Electronic Journal for Inclusive Education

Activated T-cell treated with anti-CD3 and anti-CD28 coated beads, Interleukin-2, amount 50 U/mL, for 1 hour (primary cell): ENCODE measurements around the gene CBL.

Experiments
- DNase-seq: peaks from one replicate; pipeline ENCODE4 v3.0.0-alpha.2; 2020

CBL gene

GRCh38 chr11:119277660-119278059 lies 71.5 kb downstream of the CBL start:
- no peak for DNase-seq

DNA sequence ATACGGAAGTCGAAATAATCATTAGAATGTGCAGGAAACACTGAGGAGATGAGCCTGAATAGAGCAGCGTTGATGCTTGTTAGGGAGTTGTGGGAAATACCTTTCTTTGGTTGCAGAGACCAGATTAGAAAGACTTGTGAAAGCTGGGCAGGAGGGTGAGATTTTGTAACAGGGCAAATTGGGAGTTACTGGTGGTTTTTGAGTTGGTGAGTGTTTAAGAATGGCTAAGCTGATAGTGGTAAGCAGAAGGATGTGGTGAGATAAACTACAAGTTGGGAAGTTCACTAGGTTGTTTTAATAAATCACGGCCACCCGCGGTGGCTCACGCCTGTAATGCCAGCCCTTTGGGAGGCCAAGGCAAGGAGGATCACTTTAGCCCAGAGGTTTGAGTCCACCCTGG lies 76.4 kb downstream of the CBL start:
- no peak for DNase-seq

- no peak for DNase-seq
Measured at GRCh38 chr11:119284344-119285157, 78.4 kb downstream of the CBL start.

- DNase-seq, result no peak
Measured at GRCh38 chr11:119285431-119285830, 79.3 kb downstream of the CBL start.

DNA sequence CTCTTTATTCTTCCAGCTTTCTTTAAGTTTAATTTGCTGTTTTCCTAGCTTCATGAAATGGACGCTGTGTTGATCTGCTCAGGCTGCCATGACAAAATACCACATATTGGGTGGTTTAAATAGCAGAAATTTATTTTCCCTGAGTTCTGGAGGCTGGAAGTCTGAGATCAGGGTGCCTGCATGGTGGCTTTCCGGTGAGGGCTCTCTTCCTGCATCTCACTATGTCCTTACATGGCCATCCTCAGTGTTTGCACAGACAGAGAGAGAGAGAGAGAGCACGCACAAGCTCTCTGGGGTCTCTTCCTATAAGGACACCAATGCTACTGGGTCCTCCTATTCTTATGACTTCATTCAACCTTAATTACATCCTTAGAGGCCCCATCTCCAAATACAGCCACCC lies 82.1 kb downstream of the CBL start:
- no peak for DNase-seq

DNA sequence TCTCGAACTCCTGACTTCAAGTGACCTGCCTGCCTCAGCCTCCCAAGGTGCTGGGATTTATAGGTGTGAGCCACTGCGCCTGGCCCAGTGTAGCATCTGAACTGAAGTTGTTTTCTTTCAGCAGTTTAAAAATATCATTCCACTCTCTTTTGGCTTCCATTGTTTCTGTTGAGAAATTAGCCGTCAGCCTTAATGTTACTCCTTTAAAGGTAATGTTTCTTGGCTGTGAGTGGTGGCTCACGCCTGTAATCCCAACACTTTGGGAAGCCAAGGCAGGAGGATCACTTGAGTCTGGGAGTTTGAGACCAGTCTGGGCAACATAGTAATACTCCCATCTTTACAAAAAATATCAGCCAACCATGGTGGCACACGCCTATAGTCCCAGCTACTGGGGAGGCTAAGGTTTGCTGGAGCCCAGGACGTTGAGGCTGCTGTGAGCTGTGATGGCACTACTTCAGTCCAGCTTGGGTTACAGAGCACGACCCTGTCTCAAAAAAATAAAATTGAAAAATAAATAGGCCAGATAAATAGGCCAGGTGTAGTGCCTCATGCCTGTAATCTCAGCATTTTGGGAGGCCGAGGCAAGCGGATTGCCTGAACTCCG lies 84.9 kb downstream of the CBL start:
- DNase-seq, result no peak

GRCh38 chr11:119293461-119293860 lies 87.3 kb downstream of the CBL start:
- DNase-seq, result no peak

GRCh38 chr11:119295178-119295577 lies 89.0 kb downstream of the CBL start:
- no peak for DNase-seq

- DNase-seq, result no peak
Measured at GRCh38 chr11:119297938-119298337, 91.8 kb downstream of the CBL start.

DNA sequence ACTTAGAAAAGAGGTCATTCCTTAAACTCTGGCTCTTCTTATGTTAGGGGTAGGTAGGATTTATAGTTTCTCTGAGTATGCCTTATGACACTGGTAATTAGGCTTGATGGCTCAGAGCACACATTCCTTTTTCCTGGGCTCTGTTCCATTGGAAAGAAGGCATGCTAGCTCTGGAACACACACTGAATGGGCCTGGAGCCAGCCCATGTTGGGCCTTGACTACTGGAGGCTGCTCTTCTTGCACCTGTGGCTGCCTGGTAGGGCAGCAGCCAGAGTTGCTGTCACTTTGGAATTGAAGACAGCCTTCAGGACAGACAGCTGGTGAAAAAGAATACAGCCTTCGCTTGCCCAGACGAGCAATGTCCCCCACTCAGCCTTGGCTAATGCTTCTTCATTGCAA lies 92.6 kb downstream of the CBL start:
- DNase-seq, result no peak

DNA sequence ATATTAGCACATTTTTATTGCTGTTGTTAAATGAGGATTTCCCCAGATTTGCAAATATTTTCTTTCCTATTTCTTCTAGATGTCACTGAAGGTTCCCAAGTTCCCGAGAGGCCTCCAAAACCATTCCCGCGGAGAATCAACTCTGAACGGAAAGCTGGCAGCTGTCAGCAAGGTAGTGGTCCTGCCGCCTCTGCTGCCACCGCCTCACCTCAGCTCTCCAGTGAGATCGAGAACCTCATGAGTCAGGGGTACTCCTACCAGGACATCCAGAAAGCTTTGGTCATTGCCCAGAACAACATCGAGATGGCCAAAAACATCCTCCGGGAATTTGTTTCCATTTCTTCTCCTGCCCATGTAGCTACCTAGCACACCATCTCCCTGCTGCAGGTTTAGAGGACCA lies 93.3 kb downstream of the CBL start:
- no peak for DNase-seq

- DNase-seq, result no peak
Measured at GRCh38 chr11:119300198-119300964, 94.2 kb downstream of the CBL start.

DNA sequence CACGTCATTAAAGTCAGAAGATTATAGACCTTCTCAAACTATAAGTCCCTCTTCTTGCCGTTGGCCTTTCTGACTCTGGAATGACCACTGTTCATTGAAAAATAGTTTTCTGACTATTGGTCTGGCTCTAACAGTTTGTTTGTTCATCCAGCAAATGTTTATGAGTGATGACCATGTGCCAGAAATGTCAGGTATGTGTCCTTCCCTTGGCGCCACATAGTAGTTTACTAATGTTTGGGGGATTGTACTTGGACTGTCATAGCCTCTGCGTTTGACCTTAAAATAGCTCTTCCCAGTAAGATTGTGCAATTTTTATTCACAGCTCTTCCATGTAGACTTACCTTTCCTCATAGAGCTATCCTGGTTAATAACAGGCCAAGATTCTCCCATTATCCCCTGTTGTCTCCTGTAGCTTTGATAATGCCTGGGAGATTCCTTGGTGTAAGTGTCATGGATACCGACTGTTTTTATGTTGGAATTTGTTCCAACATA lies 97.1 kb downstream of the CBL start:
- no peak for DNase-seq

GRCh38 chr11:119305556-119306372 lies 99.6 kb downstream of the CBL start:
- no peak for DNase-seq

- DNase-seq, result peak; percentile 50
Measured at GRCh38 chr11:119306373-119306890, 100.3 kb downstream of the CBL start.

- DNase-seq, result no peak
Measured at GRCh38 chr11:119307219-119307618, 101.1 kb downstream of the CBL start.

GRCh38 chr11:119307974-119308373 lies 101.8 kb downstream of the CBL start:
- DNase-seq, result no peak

Worldwide, there are benefits that accrue to children or adults who engage in physical activities (Johnson, 2009). Within this context, this study sought to find out the conditions under which students with disabilities participate in Physical Education in Zimbabwean schools. A purposive sample of 72 teachers and 15 heads of schools who are students of Great Zimbabwe University participated. The research was largely qualitative, gathering data through a survey that used an open ended questionnaire for teachers and focused interviews for school heads. The typical experiences in schools are a complete denigration of the children with disabilities. Evidence indicates that children with disabilities are pitied and reduced to spectators. Teachers lack competencies to handle children with disabilities. Values, orientations, norms and practices in schools are skewed against children with disabilities and school facilities are just but exclusionary closures to them. The study argues that a well defined and coherent programme that inculcates habits of inclusion in teachers, heads, fellow children and the community at large around a set of shared values, beliefs and knowledge about inclusion be promoted in Zimbabwean schools. Further studies that include the disabled pupils themselves as subjects could be carried out to get the effect of exclusionary factors on children with disabilities in Physical Education.